Linked by Thom Holwerda on Fri 11th Feb 2011 11:35 UTC
PDAs, Cellphones, Wireless A lot of people are wondering why Nokia didn't choose to go with Android. How can Nokia differentiate themselves when Android is a lot more open and free than Windows Phone 7? As usual, the key to this is in the details. If you read the announcements carefully, you'll see that Microsoft offered Nokia something Google most likely didn't. Update: What a surprise. Elop just confirmed Nokia has a special deal with Microsoft. Whereas HTC, Samsung, and so on are not allowed to customise WP7 - Nokia is, further confirming my theory.
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RE[2]: So
by segedunum on Fri 11th Feb 2011 17:22 UTC in reply to "RE: So"
segedunum
Member since:
2005-07-06

Qt has been up and coming and promising for years now. Nothing has materialised out of it. An absolutely great development environment, BUT NOBODY IS USING IT. I don't understand how this doesn't get into people's brains.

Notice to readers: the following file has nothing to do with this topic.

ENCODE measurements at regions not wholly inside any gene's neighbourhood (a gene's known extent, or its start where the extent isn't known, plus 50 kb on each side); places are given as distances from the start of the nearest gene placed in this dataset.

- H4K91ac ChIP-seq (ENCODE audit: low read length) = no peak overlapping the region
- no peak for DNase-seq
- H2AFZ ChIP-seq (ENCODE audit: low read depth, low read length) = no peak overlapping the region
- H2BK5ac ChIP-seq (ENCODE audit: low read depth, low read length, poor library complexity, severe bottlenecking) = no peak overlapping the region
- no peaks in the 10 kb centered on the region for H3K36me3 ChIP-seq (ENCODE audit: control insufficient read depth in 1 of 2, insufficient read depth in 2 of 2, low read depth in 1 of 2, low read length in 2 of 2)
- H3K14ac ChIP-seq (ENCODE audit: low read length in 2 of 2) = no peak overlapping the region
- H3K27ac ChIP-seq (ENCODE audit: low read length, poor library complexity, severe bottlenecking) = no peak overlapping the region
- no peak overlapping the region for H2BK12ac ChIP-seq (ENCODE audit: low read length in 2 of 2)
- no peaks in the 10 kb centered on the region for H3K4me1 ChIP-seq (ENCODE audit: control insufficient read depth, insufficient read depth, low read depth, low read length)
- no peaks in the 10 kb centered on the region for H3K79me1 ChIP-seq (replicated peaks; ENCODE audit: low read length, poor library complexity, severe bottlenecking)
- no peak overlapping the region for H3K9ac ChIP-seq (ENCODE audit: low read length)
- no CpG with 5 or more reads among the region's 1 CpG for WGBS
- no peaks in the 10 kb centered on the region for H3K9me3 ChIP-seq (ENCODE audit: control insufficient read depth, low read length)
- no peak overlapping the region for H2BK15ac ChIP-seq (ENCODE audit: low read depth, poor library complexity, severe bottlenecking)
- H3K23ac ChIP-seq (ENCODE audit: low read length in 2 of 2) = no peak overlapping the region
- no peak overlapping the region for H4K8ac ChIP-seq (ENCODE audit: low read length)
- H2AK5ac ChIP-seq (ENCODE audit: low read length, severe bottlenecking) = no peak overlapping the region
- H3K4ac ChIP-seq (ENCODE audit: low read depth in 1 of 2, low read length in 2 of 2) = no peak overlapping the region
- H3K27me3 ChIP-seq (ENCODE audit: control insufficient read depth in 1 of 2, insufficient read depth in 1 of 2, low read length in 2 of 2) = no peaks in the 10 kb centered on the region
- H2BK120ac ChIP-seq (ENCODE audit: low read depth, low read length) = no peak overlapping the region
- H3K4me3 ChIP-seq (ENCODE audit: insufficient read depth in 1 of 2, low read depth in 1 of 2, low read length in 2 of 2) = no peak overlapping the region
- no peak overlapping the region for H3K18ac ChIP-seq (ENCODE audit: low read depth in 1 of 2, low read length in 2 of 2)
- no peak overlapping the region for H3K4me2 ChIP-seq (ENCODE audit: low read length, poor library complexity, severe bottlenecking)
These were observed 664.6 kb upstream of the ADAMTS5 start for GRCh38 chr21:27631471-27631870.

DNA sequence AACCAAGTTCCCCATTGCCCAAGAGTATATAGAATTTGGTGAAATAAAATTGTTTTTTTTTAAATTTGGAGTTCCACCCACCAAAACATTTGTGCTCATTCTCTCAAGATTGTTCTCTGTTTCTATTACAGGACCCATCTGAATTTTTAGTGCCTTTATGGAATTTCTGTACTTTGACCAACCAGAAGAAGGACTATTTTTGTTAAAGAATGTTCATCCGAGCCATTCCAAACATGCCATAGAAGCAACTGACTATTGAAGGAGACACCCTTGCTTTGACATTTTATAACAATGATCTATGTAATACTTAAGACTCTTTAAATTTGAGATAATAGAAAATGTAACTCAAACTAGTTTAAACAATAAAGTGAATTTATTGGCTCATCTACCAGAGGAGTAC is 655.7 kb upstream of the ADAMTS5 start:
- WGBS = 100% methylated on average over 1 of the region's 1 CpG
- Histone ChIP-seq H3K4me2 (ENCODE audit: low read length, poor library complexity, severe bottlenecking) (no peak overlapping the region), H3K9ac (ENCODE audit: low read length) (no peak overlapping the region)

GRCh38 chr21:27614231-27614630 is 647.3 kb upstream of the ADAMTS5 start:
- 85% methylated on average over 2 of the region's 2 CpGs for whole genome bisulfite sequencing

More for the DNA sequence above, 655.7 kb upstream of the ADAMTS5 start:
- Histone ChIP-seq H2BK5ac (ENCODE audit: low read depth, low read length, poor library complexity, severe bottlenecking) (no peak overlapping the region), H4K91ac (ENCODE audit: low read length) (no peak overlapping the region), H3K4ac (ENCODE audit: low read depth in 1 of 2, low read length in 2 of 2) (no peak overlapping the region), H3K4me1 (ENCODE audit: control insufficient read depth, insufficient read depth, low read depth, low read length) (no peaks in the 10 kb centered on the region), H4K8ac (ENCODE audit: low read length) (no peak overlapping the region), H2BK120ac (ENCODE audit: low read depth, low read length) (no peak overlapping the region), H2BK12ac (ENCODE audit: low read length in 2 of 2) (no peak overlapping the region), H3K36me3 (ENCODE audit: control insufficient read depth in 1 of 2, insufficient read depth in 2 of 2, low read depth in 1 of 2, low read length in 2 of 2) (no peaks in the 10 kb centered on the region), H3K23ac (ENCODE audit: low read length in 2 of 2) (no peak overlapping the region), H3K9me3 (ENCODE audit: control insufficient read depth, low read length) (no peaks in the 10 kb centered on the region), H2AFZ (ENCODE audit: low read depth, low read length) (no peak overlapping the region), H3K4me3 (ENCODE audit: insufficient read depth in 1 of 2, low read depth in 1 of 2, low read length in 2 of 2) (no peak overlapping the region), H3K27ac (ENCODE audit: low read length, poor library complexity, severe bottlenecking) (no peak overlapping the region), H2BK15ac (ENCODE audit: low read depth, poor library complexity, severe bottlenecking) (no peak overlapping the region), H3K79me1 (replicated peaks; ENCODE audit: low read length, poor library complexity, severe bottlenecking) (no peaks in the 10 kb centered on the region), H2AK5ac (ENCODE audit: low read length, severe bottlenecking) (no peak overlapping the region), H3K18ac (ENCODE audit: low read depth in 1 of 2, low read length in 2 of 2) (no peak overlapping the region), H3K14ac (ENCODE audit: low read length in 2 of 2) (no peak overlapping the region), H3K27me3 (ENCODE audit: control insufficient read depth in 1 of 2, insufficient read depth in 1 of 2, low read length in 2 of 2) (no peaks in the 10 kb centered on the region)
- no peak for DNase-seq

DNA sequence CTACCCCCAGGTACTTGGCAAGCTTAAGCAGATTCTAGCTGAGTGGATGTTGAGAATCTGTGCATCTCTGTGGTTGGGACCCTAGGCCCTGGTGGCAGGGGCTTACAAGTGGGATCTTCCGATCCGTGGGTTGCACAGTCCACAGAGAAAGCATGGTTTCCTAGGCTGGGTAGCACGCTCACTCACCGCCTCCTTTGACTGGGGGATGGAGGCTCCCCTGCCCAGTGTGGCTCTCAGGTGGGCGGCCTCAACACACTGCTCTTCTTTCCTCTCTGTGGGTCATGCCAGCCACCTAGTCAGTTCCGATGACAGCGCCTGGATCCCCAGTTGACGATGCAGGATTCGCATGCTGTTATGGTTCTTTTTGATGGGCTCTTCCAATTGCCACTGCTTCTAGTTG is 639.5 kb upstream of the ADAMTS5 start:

What doesn't get into peoples' thick skulls is that Nokia was bloody useless at creating a development platform because they wanted to somehow protect Symbian. It wasn't that Qt was no good at all.

You don't solve having little in the way of a developer community and reacting to the competition by selling off your development platform to someone else.

.NET on the other hand...

Speaking of zero presence......and that's on a platform that Microsoft controls.

Reply Parent Score: 2